Next, joining through a live video stream, Toshio Shimizu gave an overview of Japan’s post-war experimental art. Taking place amid the exchanges with the West, the artistic trend unfolded with the publication of the journal Gutai. Yoshihara Jiro, who led the Gutai group, declared separation from the existing art and presented performance and objet art that were outside the boundary of formalism art of the past. Towards the end of his speech, Shimizu touched upon how the post-war situation for young people laid the foundation for the art movement. After progressing with relatively little interruption, Japan’s modernization met a historical inflection point as the nation lost World War II, and post-war confusion was converted to a comprehensive experimental art movement. Shimizu said that the movement was powered by the younger generation’s skepticism after experiencing death and war, or, in other words, “separation from the parents’ generation”.
After discussing avant-garde art such as happenings and body art that denied existing art forms in the first session, the second session focused on art that criticized society or delivered other political messages, such as Korea’s Minjung art in the 1980s and China’s cynical realism in the 1990s. Moderated by Kim Hong-hee, the session’s speakers were Moon Young Min and Philip Tinari and panelist Ding Liu.
Session two offered a rare opportunity to contemplate the political art of China and Korea side-by-side, noting the common denominator that both Korea’s Minjung art and China’s cynical realism were triggered by domestic political surroundings. As another major branch of Korean contemporary art history corresponding to monochromes that has drawn global attention lately, Minjung art is being actively revisited through prestigious galleries and art fairs in Korea.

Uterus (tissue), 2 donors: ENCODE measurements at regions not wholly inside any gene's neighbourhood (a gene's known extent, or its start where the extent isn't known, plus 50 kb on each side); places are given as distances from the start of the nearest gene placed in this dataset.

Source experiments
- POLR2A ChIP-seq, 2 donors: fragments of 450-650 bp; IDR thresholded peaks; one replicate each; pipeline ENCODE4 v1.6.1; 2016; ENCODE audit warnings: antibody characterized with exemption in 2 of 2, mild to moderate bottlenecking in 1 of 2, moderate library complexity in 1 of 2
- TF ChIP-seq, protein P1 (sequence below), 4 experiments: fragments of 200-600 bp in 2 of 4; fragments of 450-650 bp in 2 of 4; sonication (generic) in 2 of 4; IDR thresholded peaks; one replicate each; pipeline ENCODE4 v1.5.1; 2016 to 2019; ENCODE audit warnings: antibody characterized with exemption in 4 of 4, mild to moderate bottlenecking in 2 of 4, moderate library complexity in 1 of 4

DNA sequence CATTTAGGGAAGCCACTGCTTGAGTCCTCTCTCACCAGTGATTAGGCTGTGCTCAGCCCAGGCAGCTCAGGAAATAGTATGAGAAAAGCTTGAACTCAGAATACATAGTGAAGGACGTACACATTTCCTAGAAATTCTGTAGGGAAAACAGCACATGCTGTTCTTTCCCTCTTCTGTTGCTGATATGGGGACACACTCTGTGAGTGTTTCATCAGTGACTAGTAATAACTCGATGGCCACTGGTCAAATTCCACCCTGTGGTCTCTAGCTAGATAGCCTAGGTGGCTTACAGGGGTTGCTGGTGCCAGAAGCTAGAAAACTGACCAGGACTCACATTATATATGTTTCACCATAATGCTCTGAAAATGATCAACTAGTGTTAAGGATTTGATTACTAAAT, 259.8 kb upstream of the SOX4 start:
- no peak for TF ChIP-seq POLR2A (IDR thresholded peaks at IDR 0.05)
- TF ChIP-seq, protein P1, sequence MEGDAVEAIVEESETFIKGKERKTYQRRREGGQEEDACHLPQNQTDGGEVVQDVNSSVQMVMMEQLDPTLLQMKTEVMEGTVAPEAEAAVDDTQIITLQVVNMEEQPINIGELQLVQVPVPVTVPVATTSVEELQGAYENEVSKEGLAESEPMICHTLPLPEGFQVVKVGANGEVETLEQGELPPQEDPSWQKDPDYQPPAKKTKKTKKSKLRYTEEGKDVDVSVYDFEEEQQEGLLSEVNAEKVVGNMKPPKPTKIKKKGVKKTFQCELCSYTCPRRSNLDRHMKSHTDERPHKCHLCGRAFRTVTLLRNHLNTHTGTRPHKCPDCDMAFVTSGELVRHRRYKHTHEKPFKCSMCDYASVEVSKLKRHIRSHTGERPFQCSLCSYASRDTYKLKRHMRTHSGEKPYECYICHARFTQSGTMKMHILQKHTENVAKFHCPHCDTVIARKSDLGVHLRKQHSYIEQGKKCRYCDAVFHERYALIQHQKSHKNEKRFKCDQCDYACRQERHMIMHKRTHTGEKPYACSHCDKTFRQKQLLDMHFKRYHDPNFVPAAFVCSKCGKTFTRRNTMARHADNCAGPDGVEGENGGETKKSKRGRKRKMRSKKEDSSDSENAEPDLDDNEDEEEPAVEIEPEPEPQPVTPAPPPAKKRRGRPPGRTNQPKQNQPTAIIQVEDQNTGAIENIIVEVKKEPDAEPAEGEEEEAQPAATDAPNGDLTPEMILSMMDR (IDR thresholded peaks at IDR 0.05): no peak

Moon introduced Korea’s Minjung art, a realistic art trend reflecting the realities of the divided nation and farming villages through not only painting but banners and printing. Minjung art, which strictly denied Western modernism that symbolized foreign power and capital and sought Koreans’ own expressions, reflected opposition to the tyrannical administration and other such critical awareness of the reality. Moon spoke of key Minjung artists who formed the lineage of the movement, such as O Yun, the Doorung group and Shin Hak-chul. He also talked about younger artists including flyingCity, Mixrice and Park Chan-kyung, who shed light on issues of Korean society such as post-1990s rapid urban development and migrant labor.
On the topic of the “Rush of Chinese Art,” Philip Tinari started with Fang Lijun’s painting featured on the cover of New York Times Magazine in 1993, then turned his focus to the China Avant-Garde exhibition in Germany and China’s New Art, Post 1989 in Hong Kong in the same year. Attended by a large number of artists representing the corresponding trends, the monumental shows played a pivotal role in determining the characteristics and direction of China’s cynical realism that unfolded afterwards. Also dubbed as political pop, China’s contemporary art has been introduced to the West in various languages and brewed the fever over Chinese art, claiming the top position in the global market.
The various avant-garde movements in Asia examined at the seminar are correlated with one another against the backdrop of Asia’s and each country’s political and cultural situations. Visitors may have been more familiar with Japan’s avant-garde and China’s cynical realism and while they felt the presentations on Korean avant-garde and Minjung art to be new information. To discuss the radically creative art movement named avant-garde, the seminar collected cases from each country, analyzed their relationship and closely examined each of them. Thus, the seminar was an opportunity to add another layer of context to the Asian avant-garde.